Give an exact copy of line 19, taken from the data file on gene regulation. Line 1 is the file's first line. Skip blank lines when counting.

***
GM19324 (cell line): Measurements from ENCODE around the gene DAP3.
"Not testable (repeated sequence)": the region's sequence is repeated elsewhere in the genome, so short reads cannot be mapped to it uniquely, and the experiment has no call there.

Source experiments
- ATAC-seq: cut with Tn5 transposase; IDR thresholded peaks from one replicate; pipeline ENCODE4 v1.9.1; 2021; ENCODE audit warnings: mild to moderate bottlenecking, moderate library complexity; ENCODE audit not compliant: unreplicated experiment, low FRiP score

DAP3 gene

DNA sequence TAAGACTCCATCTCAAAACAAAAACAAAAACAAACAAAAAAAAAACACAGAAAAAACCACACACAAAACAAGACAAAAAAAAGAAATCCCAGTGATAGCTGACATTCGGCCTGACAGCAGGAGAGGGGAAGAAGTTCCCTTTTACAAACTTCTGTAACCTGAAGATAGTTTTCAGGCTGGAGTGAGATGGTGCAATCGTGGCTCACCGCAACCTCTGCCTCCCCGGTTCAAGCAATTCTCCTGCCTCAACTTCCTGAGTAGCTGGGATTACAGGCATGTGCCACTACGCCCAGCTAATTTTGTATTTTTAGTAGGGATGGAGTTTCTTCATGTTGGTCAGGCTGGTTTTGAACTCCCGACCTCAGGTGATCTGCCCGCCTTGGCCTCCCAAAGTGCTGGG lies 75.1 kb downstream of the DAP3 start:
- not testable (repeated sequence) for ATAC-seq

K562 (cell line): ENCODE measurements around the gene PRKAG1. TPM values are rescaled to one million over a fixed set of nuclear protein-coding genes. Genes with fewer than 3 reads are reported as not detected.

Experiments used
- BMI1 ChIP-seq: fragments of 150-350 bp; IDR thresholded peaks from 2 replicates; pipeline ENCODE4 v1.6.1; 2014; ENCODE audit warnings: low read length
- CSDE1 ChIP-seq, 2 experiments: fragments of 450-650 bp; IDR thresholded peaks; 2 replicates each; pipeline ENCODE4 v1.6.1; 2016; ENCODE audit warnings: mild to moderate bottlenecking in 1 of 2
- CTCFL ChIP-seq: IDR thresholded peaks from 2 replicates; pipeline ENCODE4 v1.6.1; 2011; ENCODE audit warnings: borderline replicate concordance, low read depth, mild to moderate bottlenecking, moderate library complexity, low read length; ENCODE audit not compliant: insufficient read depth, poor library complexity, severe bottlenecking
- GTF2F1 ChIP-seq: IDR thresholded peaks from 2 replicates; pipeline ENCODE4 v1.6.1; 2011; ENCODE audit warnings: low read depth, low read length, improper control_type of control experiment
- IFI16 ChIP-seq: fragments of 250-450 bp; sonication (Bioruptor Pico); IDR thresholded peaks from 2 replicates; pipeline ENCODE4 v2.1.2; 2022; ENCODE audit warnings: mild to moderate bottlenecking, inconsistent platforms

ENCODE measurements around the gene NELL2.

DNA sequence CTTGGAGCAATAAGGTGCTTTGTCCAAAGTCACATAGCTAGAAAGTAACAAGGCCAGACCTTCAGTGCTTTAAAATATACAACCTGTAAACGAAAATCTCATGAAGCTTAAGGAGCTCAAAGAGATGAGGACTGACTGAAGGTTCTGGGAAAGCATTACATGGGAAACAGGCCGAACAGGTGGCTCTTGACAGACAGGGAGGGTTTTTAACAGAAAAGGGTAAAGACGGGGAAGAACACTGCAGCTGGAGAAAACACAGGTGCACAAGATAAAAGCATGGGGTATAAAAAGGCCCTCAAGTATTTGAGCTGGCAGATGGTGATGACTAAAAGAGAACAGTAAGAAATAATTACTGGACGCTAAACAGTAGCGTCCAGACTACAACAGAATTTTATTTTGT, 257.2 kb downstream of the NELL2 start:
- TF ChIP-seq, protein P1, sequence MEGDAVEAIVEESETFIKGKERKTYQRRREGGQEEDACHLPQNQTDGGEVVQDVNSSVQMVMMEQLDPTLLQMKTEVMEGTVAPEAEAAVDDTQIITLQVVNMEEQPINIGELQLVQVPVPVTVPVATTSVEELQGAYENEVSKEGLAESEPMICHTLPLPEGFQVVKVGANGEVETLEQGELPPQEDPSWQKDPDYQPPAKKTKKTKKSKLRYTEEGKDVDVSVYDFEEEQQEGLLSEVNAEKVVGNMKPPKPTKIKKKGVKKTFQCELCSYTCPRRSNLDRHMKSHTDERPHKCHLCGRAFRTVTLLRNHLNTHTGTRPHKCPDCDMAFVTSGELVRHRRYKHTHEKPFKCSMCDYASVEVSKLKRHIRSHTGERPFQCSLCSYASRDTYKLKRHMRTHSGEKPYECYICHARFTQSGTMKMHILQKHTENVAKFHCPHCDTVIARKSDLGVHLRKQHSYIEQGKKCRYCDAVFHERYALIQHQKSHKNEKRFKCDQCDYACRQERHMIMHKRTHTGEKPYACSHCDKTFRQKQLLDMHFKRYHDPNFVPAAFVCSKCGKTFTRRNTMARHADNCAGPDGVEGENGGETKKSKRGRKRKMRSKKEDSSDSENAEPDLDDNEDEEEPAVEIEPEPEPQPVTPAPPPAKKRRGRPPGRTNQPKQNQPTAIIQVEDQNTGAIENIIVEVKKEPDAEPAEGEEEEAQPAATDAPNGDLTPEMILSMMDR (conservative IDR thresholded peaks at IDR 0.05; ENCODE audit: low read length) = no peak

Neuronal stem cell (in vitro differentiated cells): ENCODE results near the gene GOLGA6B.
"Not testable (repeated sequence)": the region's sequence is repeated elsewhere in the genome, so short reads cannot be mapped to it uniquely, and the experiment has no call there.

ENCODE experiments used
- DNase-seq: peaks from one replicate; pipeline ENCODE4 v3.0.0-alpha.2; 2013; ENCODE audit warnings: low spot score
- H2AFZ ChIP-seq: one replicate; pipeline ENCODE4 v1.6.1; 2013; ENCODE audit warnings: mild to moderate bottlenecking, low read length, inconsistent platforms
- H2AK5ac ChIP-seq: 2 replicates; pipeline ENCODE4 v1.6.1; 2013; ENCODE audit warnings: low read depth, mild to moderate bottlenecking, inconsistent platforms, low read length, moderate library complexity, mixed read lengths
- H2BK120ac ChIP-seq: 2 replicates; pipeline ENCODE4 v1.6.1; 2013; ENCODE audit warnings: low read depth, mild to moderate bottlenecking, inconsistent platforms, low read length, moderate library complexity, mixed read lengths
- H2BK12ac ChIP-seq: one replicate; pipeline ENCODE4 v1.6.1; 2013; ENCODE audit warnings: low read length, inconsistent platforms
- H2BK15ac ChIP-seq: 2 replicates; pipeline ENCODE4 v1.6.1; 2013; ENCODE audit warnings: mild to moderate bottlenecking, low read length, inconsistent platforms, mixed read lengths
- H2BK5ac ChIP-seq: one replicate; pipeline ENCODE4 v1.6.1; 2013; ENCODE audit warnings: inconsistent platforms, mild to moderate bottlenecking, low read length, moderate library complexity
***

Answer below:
"Not testable (repeated sequence)": the region's sequence is repeated elsewhere in the genome, so short reads cannot be mapped to it uniquely, and the experiment has no call there.